West Germany today ordered 22 members of the Libyan People's Bureau (embassy) in Bonn to leave the country within one week and declared that extra security precautions were being introduced to protect Americans from terrorist attacks.
At its weekly Cabinet meeting, the government of Chancellor Helmut Kohl approved plans to reduce personnel at the West German Embassy in Tripoli from 22 to 19, deemed the absolute minimum to handle the interests of more than 1,400 German residents in Libya.
The staff of the Libyan mission in Bonn must also be cut to 19 from its present contingent of 41 within one week, a Foreign Ministry spokesman announced. Those Libyan representatives who remain behind in West Germany will be banned from traveling outside the capital except to reach the local airport, he said.
The measures were put into effect following Monday's decision by the 12 European Community nations to impose severe restrictions on Libyan embassies in Europe to thwart future involvement in terrorist activities.
West Germany, as well as other European allies, now hopes that more forceful steps will dissuade Washington from conducting further military strikes like last week's bombing raids against targets in Tripoli and Benghazi.
The tougher stance adopted by the government in recent days also reflects its desire to overcome charges of weakness in antiterrorism policy that caused a rift with the Reagan administration.
A Spanish Foreign Ministry spokeswoman said that Spain will also expel a number of Libyans, Reuter reported from Madrid.
Friedhelm Ost, the Kohl government spokesman, said West German security forces were placed on maximum alert to prevent bomb attacks like the one on a West Berlin discotheque April 5 that killed two persons and injured 230.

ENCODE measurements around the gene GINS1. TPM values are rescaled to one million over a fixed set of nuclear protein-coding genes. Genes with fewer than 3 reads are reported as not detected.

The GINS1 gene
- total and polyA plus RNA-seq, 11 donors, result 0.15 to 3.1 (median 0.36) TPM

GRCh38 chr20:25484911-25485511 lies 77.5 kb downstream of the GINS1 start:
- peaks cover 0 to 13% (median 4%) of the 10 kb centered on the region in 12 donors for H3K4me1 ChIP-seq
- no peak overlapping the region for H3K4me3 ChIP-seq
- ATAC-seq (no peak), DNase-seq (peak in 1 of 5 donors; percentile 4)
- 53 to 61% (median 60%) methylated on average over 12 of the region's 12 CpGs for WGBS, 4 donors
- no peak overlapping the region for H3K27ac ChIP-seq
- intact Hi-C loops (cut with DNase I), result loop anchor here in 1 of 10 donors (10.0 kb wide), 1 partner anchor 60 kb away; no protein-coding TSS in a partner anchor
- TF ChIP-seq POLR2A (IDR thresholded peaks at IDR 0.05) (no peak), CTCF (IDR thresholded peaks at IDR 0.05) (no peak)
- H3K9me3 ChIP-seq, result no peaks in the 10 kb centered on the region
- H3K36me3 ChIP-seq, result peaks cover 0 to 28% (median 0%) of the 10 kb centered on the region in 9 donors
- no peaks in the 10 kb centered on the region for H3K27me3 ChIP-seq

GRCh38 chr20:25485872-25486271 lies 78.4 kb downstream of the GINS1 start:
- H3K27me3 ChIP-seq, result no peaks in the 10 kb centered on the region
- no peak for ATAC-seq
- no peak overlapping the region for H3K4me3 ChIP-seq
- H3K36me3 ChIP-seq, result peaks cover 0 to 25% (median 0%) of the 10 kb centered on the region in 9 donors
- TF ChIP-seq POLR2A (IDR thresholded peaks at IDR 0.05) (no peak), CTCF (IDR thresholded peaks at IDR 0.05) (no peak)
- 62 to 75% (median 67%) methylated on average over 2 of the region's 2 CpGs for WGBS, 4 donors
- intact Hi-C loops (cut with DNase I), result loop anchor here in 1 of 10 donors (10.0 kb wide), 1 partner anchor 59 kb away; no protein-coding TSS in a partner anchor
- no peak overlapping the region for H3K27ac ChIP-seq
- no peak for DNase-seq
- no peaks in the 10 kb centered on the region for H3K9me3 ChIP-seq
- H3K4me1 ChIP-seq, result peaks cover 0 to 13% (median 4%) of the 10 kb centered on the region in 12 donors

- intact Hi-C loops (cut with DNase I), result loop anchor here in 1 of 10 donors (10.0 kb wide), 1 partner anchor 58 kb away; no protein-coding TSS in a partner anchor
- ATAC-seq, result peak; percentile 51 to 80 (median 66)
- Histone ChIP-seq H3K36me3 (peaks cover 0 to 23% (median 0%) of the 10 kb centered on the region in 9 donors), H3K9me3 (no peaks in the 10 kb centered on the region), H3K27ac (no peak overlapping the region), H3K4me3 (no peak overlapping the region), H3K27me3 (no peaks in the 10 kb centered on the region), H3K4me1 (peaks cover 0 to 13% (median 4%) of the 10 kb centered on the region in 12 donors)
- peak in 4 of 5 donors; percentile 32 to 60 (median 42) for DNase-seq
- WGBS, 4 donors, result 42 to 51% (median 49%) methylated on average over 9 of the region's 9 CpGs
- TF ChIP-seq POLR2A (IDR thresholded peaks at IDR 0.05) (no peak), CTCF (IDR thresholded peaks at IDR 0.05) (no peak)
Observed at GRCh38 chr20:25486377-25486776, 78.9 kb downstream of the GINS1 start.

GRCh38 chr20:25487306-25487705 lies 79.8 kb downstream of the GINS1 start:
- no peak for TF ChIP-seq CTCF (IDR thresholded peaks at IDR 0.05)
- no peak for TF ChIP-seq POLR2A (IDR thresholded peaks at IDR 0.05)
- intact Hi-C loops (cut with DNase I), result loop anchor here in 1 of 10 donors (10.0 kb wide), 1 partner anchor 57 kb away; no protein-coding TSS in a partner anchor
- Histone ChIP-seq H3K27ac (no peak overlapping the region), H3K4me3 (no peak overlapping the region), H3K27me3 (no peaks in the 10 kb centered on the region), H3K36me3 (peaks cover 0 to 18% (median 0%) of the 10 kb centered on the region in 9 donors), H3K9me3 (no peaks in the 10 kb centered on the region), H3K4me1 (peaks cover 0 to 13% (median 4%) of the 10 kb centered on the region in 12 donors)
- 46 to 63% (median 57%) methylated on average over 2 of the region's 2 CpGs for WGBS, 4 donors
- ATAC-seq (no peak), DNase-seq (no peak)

Ost said the government had decided to issue regular West German license plates for U.S. diplomatic and military personnel so they could not be easily pinpointed as terrorist targets. He added that police may close streets to traffic in neighborhoods with a predominantly American population.
Interior Minister Friedrich Zimmermann told the Cabinet that West German security forces had identified four Libyan diplomats as presumed secret agents and would insist that they be included among those leaving the country.
West German authorities would also subject more than 1,200 other Libyans working or studying here to much closer scrutiny. If they were suspected of any wrongdoing they would be expelled, the government spokesman said.
Chancellor Kohl, in remarks to be published Thursday in the mass circulation daily Bild, said his government's actions showed its determination in confronting terrorism.
He called on West German companies to reduce their business dealings with the Libyan government of Muammar Qaddafi but also urged American oil firms to withdraw their employes from Libya.
West Germany has refused to support economic sanctions against Libya because the government believes such restrictions are easily circumvented. Bonn and other European capitals often note that U.S. oil companies have had little trouble getting around President Reagan's embargo on Libya.
The West German interior minister also reported mounting evidence that a Palestinian arrested in West Berlin over the weekend in connection with the disco blast maintained contacts with Libya.
Police apprehended the suspect, Ahmed Nawaf Mansour Hasi, 35, following a tip from British police who seized his brother, Nezar Hindawi, and charged him with trying to blow up an El Al plane.
Zimmermann said that 80 witnesses present at the discotheque the night of the blast had appeared at a police lineup. Many of them recognized Hasi as being there the night of the blast, he said.